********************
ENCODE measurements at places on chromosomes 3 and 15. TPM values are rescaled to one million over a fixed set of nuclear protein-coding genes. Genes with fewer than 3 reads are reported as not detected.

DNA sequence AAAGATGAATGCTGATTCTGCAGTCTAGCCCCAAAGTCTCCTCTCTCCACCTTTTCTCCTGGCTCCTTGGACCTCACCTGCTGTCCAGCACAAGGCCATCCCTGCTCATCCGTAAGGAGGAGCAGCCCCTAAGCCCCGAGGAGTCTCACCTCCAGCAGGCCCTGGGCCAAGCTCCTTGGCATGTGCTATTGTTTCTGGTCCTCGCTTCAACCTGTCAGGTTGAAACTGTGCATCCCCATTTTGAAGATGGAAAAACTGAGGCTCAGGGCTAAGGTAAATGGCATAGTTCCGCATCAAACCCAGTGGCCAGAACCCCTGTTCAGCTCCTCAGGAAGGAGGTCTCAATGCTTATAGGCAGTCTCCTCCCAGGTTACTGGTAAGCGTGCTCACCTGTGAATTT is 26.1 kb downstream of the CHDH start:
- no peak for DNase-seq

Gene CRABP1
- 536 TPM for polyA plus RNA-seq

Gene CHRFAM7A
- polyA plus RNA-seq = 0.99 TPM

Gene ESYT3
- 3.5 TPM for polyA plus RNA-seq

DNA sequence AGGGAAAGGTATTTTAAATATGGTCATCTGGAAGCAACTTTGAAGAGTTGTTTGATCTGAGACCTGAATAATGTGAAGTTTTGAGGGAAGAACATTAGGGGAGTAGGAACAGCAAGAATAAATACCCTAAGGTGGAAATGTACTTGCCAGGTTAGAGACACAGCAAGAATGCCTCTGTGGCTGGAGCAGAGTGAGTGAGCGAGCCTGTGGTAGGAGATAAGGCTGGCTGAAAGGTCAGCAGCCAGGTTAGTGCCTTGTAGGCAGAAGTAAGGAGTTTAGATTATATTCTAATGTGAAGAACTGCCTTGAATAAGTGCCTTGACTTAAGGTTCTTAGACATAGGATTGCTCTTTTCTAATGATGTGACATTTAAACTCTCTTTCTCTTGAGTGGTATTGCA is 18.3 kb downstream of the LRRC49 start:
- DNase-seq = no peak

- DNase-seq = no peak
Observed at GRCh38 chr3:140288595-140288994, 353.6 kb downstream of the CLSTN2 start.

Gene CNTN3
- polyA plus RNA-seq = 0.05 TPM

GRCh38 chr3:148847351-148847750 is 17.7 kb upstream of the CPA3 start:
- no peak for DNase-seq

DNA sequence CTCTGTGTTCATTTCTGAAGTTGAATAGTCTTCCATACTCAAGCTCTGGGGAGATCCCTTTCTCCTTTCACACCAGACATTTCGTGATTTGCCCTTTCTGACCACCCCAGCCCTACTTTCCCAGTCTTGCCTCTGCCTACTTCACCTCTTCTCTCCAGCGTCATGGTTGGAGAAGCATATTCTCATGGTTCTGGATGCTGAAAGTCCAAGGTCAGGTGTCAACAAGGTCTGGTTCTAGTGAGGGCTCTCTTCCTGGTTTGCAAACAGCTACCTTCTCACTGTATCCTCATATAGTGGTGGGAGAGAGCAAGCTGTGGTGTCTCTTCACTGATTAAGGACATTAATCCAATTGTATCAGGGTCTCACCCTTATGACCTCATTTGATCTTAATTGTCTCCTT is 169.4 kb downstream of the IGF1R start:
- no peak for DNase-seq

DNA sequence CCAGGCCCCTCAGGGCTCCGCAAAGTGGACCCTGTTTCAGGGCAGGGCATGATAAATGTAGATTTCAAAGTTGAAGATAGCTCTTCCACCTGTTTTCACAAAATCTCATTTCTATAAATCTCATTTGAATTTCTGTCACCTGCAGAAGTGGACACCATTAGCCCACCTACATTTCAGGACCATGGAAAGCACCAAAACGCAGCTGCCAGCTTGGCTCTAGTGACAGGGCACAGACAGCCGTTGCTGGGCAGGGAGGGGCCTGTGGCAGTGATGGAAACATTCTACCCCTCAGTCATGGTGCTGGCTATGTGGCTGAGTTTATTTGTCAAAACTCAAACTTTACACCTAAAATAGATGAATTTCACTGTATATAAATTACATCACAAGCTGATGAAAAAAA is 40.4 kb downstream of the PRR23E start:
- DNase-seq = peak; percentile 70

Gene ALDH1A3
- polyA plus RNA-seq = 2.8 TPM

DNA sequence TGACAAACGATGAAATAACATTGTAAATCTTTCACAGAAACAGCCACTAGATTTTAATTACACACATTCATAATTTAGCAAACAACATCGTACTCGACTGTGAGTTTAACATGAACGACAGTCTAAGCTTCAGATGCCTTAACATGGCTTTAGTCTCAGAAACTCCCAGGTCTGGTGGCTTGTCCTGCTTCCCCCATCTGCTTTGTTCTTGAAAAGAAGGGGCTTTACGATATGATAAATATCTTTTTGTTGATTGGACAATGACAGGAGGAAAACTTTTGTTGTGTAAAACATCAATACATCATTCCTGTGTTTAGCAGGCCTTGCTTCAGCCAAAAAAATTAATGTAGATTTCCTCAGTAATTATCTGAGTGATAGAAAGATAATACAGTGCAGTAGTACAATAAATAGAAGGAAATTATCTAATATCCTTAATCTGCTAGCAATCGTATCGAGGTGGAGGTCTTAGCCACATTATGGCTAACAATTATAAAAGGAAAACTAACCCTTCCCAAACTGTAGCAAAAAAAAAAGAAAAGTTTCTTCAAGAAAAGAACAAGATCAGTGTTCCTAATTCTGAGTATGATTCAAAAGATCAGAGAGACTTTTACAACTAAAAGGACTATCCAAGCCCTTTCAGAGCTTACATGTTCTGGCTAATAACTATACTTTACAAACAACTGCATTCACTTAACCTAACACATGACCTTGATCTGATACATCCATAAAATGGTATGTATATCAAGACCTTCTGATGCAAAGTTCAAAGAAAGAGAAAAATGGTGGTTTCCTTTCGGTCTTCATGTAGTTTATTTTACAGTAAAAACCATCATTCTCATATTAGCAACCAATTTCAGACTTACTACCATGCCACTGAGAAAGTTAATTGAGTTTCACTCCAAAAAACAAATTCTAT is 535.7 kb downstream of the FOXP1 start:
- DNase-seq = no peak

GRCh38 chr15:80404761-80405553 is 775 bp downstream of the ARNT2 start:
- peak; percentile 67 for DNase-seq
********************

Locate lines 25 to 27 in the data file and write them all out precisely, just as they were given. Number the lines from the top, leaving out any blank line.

- DNase-seq = no peak

GRCh38 chr15:80404761-80405553 is 775 bp downstream of the ARNT2 start:
- peak; percentile 67 for DNase-seq